The Court also rejected Hulteen’s argument that AT&T’s pension system was subject to 42 U.S.C. § 2000e-5(e)(2), which defines when an unlawful employment practice occurs with respect to a seniority system, because, according to the Court, that section requires the system to have been "adopted for an intentionally discriminatory purpose in violation of this subchapter," and, at the time of adoption, AT&T’s system "was not discriminatory . . . let alone intentionally so in violation of this subchapter." Slip op. at 11. For the same reasons, the Court rejected Hulteen’s argument that the newly enacted Lilly Ledbetter Fair Pay Act saved her claim, finding that Hulteen "has not been ‘affected by application of a discriminatory compensation decision or other practice.’" Id. at 14 (quoting Lilly Ledbetter Fair Pay Act of 2009, Pub. L. No. 111-2, § 3(A), 123 Stat. 5-6).
In dissent, Justice Ginsburg, joined by Justice Breyer, would read the PDA to "protect women, from and after April 1979, when the Act became fully effective, against repetition or continuation of pregnancy-based disadvantageous treatment." Slip op. at 4 (dissent). While admitting that "[t]he PDA does not require redress for past discrimination [or] oblige employers to make women whole for the compensation denied them when, prior to the Act, they were placed on pregnancy leave," the dissent wrote that "when, post-PDA, [an employer] did not totally discontinue reliance upon a pension calculation premised on the notion that pregnancy-based classification display[s] no gender bias," the employer committed a current violation of Title VII. Id. at 3-4. In closing, the dissenters found it "at least reasonable to read the PDA to say, from and after the effective date of the Act, no woman’s pension payments are to be diminished by the pretense that pregnancy-based discrimination displays no gender bias." Id. at 13.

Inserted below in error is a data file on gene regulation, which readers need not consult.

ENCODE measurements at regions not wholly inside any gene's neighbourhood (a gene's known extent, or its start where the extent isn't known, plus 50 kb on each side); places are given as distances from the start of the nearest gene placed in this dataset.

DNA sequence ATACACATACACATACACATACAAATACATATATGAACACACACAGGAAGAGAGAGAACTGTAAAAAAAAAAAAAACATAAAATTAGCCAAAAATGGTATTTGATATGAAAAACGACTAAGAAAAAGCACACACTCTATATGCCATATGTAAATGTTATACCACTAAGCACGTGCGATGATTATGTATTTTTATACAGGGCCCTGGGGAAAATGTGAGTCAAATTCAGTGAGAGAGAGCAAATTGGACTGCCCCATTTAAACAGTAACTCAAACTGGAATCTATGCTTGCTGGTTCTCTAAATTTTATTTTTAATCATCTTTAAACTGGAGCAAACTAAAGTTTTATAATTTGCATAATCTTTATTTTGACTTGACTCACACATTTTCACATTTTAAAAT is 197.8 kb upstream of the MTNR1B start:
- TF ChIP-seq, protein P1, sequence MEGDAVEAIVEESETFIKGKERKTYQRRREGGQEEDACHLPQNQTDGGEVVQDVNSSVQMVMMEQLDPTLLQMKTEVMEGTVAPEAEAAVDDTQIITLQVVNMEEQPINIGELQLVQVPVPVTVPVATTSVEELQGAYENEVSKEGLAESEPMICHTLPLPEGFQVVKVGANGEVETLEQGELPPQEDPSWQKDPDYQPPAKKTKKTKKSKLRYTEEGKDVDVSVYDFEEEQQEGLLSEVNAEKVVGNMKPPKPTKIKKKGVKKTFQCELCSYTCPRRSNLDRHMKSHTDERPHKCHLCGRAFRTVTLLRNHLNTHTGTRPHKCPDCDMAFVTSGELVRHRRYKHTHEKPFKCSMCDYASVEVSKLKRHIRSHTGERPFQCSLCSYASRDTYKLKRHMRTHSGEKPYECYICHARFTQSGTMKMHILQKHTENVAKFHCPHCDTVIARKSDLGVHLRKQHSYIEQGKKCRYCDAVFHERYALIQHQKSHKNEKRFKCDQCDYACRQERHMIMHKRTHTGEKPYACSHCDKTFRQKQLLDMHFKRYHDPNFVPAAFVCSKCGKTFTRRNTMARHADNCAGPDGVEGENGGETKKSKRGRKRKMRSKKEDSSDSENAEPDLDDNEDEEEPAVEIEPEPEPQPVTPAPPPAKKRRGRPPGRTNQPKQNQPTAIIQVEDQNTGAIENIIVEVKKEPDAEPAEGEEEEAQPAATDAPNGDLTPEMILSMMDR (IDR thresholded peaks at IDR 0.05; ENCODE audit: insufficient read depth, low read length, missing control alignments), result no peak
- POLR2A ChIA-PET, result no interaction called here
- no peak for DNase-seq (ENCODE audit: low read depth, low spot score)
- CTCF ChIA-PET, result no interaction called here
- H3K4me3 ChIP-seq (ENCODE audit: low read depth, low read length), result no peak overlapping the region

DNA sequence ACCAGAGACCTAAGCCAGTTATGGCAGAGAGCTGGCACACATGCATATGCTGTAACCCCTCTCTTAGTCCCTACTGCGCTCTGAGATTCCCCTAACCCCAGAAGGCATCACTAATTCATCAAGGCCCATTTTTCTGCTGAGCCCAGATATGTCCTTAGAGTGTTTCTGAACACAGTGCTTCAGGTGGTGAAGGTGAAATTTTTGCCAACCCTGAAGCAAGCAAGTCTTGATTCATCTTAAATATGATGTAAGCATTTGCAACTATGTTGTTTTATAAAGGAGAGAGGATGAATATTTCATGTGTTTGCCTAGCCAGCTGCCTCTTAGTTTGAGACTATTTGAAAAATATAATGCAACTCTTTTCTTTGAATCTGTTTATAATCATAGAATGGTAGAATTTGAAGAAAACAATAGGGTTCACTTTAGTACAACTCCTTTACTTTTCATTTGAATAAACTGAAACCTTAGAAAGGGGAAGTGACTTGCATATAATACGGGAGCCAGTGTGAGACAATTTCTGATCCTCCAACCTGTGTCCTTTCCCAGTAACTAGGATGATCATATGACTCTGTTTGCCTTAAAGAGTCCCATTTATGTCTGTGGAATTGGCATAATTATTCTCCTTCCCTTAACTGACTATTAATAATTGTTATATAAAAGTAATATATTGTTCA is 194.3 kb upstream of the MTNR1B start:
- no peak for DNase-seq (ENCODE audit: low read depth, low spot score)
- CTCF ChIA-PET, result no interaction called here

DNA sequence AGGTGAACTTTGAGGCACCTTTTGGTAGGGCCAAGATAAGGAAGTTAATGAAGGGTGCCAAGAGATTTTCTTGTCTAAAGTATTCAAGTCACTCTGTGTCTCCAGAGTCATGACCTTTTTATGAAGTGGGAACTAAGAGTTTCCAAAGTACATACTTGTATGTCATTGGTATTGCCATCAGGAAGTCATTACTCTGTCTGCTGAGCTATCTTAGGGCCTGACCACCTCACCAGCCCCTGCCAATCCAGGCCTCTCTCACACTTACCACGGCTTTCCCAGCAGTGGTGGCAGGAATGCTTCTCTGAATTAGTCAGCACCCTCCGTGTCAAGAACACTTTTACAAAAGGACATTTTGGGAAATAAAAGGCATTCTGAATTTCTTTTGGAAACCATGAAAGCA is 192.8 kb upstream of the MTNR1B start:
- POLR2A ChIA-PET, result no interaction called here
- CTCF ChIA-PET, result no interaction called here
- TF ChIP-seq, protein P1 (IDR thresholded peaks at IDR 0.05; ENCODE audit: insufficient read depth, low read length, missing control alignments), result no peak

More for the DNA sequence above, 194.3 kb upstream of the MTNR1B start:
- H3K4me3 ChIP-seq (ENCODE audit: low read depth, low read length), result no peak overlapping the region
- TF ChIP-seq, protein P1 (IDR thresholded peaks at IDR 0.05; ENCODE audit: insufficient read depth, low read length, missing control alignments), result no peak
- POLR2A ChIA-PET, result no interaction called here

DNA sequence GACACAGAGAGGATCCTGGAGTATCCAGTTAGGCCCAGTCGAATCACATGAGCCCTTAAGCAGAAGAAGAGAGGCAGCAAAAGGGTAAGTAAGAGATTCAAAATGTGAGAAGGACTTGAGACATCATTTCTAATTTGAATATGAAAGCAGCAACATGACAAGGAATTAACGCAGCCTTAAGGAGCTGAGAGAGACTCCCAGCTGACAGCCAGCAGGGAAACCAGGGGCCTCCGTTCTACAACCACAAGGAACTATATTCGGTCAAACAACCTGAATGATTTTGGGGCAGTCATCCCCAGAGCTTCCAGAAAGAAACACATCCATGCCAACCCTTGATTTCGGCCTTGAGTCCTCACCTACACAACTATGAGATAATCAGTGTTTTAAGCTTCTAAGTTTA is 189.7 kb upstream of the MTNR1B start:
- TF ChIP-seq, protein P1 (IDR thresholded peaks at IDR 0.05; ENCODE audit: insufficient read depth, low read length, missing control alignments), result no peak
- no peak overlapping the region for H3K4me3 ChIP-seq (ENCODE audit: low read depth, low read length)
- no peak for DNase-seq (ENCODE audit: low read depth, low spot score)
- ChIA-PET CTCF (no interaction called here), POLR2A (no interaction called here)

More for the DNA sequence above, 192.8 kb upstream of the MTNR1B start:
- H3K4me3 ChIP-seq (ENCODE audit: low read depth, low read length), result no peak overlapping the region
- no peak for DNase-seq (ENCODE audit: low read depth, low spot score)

It is important for employers to note that the specific facts of this case are vital to the majority’s holding. AT&T was careful to ensure that it was in compliance with the then-current law by changing to a plan that complied with the PDA as of the PDA’s effective date. As a result, it is likely that the Hulteen opinion will be limited to situations in which the employer can show that it complied with then-current law. Employers who make benefit payments based on accrual rules that differentiated based on pregnancy should carefully review those rules to ensure that any such distinctions were lawful at the time they were made. And, employers should be aware that with multiple pieces of legislation involving leave and fair pay currently pending in Congressional committees, there is a possibility that Justice Ginsburg’s opinion may resonate in Congress and bring about legislative change.